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History of software and open collaboration

Understanding the history of software is fundamental to understanding what it means to collaborate through digital.

The software world was the first to discover, benefit from and try to understand these singular collaboration phenomena offered by the Internet.

While some people are discovering telework, others have been living it for decades on a completely different scale.

Today, developers (with the help of researchers) are trying to understand how to structure socio-technical environments to co-produce software, but it has been quite a story before getting there.

After open source, the dynamics that occurred in the software world are bound to operate in all the other sectors that will be affected by digital and open models, in science, in education, in industry, in politics...

To simplify, we can see 3 steps in the development of an open model. The sharing of a resource (in this case software), the discovery of open collaboration, then the cultural maturation to become the dominant model.

In the 80s, faced with the closure of source codes by companies such as Microsoft, Apple or Xerox, Stallman initiated the free software movement which formalized the sharing of source code offering 4 freedoms to software: use it, study it, redistribute it, distribute modified versions.

In the 90's, thanks to this proliferation of free software, in parallel with the democratization of computers and the Internet, open collaboration dynamics were structured, notably around Linux. Eric Raymond, in his essay The Cathedral and the Bazaar, theorizes that an open and decentralized development, the Bazaar, allows to have a better quality software. Open collaboration was formalized.

Faced with these movements, ideological wars began in the software world.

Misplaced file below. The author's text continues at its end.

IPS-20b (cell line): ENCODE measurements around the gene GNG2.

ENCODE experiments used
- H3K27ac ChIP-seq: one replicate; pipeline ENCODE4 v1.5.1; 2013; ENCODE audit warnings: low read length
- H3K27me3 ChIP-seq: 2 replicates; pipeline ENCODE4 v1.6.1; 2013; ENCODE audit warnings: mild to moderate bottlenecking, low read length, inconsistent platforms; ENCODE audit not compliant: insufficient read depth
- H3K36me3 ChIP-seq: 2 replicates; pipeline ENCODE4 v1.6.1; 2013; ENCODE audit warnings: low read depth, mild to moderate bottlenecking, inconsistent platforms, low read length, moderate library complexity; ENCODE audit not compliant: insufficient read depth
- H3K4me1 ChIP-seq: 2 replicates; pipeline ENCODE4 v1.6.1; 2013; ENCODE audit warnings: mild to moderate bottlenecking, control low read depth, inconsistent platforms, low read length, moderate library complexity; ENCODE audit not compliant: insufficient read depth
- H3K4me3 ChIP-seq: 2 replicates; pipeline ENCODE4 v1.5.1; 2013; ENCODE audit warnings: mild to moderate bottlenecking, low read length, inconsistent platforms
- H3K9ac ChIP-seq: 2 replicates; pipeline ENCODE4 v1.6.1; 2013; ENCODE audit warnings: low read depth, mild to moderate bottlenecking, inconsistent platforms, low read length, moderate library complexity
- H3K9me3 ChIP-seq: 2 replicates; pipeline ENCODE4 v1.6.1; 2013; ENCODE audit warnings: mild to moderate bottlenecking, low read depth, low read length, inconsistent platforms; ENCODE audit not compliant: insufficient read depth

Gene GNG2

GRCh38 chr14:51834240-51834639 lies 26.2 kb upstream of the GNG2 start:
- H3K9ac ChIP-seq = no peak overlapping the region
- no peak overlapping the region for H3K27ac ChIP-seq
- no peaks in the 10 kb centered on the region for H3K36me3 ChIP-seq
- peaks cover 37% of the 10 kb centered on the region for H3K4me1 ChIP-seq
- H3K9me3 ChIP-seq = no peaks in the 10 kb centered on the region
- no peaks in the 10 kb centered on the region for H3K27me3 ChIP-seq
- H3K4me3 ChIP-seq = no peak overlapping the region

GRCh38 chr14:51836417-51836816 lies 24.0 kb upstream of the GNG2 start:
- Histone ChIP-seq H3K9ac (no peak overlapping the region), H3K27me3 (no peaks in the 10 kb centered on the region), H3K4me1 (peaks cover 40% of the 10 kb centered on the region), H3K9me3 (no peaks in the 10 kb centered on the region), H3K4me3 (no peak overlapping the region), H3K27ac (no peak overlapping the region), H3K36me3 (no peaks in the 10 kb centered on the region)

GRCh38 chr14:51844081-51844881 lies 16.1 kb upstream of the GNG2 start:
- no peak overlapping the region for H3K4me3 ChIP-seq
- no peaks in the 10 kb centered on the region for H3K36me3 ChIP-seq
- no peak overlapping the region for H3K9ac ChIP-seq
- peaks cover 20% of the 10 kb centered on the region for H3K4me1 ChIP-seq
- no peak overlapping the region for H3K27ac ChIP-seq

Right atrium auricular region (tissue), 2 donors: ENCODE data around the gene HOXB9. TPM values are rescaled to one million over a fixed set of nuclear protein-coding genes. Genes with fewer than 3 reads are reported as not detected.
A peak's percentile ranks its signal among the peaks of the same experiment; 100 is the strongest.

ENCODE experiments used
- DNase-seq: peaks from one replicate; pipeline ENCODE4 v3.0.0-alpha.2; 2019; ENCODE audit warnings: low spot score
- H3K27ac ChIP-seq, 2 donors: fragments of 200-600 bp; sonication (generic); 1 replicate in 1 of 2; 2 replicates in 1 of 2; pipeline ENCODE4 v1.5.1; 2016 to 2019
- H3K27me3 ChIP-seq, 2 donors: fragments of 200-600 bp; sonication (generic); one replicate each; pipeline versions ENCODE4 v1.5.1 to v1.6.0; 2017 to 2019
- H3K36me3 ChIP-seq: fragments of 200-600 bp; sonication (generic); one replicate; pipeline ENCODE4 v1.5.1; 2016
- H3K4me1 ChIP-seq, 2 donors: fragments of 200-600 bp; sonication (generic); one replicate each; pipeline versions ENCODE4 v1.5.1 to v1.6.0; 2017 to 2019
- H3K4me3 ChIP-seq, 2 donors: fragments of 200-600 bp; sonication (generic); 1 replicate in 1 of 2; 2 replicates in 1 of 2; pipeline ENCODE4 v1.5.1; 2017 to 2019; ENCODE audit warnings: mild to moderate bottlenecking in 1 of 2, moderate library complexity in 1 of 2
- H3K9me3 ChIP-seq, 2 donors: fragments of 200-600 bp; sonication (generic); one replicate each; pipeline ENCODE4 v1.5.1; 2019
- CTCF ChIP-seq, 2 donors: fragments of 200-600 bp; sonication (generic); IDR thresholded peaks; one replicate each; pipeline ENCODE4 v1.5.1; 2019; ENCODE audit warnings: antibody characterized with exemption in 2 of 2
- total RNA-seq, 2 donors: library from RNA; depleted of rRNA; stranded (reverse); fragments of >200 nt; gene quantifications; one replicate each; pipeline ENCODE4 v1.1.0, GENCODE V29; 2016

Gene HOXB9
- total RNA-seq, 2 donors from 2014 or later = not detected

"Linux is a cancer that attaches itself in an intellectual property sense to everything it touches" - Steve Balmer, ex-CEO of Microsoft, 2001.

Today, Microsoft and all its soldiers have lost the war, the cancer that is intellectual property has given way to the effectiveness of these sharing and collaboration dynamics. All the GAFAM and BATX are involved in open source.

The cultural maturation has progressed well, but is far from over!

This story of willingness to share resources, of discovery of open collaboration, of a cultural evolution with conflicts doomed to failure by the dominant actors is reproduced in open science, open education, open hardware, open innovation... We might as well learn from the most mature open model.

Knowledge brick on open models (under construction, in french):

Discussion (1)

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Thomas TS

The year: 2002. The place: Porto Alegre, RS, Brasil. The event: 2th Free Software Forum (FISL). The actor: Stallman dressed as "Saint Ignucius". The show: Stallman singing the Free Software anthem => "Join us now and share the software..." I was there in tears.
For 18 years i helped the FISL until the bitter 'mercy shot' :: The Plandemy.